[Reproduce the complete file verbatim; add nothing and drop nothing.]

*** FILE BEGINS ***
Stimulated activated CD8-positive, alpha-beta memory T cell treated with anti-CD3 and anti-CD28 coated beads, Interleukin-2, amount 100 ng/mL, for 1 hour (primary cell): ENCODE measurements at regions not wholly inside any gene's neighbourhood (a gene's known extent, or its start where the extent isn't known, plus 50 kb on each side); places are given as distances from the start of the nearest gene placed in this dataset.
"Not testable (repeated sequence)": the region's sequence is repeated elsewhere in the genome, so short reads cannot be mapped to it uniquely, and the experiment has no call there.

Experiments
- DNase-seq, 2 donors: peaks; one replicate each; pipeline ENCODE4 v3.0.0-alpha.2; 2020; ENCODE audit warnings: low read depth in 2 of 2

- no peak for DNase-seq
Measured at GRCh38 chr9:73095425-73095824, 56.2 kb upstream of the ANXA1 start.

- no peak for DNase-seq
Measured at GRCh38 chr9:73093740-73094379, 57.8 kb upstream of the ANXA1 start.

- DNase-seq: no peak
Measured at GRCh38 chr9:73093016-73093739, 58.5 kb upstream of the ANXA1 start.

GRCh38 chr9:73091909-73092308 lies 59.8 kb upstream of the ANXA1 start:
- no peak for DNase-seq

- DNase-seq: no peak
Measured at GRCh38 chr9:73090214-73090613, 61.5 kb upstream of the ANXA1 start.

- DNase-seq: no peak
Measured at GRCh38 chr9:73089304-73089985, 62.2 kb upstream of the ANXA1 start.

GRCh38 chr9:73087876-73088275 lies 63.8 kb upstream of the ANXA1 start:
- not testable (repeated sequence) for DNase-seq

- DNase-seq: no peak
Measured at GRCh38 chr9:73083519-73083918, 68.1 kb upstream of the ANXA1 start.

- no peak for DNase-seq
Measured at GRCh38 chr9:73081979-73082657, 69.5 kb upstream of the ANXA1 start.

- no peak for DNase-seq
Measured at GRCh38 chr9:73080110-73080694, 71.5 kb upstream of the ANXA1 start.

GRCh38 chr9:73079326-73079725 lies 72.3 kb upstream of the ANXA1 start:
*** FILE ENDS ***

Stimulated activated CD8-positive, alpha-beta memory T cell treated with anti-CD3 and anti-CD28 coated beads, Interleukin-2, amount 100 ng/mL, for 1 hour (primary cell): ENCODE measurements at regions not wholly inside any gene's neighbourhood (a gene's known extent, or its start where the extent isn't known, plus 50 kb on each side); places are given as distances from the start of the nearest gene placed in this dataset.
"Not testable (repeated sequence)": the region's sequence is repeated elsewhere in the genome, so short reads cannot be mapped to it uniquely, and the experiment has no call there.

Experiments
- DNase-seq, 2 donors: peaks; one replicate each; pipeline ENCODE4 v3.0.0-alpha.2; 2020; ENCODE audit warnings: low read depth in 2 of 2

- no peak for DNase-seq
Measured at GRCh38 chr9:73095425-73095824, 56.2 kb upstream of the ANXA1 start.

- no peak for DNase-seq
Measured at GRCh38 chr9:73093740-73094379, 57.8 kb upstream of the ANXA1 start.

- DNase-seq: no peak
Measured at GRCh38 chr9:73093016-73093739, 58.5 kb upstream of the ANXA1 start.

GRCh38 chr9:73091909-73092308 lies 59.8 kb upstream of the ANXA1 start:
- no peak for DNase-seq

- DNase-seq: no peak
Measured at GRCh38 chr9:73090214-73090613, 61.5 kb upstream of the ANXA1 start.

- DNase-seq: no peak
Measured at GRCh38 chr9:73089304-73089985, 62.2 kb upstream of the ANXA1 start.

GRCh38 chr9:73087876-73088275 lies 63.8 kb upstream of the ANXA1 start:
- not testable (repeated sequence) for DNase-seq

- DNase-seq: no peak
Measured at GRCh38 chr9:73083519-73083918, 68.1 kb upstream of the ANXA1 start.

- no peak for DNase-seq
Measured at GRCh38 chr9:73081979-73082657, 69.5 kb upstream of the ANXA1 start.

- no peak for DNase-seq
Measured at GRCh38 chr9:73080110-73080694, 71.5 kb upstream of the ANXA1 start.

GRCh38 chr9:73079326-73079725 lies 72.3 kb upstream of the ANXA1 start: